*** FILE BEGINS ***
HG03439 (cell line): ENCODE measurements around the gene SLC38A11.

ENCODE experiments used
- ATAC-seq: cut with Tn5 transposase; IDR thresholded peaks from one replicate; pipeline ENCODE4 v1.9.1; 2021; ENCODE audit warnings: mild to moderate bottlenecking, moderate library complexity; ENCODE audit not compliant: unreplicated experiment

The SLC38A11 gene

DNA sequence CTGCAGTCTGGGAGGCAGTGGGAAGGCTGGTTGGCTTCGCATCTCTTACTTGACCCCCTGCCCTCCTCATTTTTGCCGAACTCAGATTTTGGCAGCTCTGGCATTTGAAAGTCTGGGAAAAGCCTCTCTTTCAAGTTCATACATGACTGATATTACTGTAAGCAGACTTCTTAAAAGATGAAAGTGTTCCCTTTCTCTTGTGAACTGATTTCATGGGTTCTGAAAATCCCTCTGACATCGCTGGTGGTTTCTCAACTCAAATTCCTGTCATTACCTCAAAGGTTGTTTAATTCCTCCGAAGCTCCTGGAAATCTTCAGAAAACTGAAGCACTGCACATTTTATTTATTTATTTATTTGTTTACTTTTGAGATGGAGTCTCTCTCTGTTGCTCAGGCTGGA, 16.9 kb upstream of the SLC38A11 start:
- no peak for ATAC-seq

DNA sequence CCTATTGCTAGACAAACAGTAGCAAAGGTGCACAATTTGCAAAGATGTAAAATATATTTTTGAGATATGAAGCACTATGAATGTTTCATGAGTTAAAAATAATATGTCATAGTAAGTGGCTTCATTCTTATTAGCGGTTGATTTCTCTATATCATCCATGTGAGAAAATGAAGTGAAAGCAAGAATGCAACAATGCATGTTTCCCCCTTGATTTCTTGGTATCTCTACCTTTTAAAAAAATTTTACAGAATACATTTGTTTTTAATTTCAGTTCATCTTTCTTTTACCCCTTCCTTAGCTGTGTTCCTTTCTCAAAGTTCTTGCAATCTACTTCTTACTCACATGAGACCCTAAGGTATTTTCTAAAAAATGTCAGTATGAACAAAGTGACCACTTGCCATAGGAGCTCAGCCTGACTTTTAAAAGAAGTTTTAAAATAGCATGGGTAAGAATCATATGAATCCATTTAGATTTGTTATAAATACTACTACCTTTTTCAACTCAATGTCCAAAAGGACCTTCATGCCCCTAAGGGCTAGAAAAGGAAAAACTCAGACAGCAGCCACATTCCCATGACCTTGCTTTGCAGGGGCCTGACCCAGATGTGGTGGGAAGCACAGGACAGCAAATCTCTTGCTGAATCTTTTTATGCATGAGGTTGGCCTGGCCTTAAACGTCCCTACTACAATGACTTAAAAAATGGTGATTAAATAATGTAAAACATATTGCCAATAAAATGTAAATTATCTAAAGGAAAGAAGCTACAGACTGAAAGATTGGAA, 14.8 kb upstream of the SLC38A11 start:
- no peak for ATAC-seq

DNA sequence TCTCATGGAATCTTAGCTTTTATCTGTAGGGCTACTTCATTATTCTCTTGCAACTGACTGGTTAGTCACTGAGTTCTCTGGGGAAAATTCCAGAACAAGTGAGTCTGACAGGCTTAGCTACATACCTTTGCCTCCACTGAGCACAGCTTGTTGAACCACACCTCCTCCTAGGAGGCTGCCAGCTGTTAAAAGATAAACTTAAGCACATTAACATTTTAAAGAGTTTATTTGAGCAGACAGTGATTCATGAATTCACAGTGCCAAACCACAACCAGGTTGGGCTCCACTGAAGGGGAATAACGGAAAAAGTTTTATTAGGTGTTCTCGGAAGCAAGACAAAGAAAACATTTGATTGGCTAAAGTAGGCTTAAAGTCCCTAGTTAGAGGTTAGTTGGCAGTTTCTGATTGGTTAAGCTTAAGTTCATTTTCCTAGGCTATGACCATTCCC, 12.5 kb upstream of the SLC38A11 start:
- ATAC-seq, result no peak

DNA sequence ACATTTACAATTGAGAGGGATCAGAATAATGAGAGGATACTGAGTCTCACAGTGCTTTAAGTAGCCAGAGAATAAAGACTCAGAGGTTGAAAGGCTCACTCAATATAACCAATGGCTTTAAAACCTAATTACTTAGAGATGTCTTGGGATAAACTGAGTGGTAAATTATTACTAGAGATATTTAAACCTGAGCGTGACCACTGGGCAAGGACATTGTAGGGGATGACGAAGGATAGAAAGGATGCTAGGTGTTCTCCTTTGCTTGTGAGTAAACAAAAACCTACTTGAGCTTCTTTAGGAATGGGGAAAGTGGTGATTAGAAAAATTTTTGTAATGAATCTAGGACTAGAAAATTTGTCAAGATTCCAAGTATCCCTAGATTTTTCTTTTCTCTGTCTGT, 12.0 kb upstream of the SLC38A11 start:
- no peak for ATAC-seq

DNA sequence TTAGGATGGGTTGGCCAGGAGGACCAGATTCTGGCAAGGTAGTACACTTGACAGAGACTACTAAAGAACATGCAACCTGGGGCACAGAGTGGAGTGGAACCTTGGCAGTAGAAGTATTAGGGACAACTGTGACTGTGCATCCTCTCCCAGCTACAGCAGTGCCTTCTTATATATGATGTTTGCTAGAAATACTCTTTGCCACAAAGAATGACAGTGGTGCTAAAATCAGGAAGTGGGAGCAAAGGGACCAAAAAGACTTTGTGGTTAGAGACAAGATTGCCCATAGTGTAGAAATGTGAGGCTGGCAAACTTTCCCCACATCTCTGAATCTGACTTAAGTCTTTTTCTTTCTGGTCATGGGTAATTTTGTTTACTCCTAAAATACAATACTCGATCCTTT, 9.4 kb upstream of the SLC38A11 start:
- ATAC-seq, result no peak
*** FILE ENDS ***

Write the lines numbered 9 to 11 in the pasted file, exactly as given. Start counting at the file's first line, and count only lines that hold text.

DNA sequence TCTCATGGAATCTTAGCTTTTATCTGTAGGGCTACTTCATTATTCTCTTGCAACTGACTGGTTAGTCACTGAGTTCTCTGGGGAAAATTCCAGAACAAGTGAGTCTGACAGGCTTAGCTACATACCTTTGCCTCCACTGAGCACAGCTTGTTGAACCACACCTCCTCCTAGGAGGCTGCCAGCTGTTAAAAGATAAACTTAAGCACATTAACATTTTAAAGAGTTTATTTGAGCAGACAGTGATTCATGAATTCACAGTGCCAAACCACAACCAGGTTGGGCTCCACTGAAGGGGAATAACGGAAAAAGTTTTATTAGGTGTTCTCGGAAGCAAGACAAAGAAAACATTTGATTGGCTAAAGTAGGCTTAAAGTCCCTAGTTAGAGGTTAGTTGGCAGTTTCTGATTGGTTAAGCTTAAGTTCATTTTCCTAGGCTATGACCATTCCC, 12.5 kb upstream of the SLC38A11 start:
- ATAC-seq, result no peak

DNA sequence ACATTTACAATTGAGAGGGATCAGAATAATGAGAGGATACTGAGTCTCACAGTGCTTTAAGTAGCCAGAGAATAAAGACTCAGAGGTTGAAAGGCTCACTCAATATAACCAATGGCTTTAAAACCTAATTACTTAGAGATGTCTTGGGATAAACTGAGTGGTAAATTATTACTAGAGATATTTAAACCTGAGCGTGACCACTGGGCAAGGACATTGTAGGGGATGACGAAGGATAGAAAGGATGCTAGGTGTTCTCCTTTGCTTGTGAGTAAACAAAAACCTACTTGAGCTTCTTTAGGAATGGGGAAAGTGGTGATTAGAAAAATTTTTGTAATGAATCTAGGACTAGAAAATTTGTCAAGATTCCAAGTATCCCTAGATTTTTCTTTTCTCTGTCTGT, 12.0 kb upstream of the SLC38A11 start: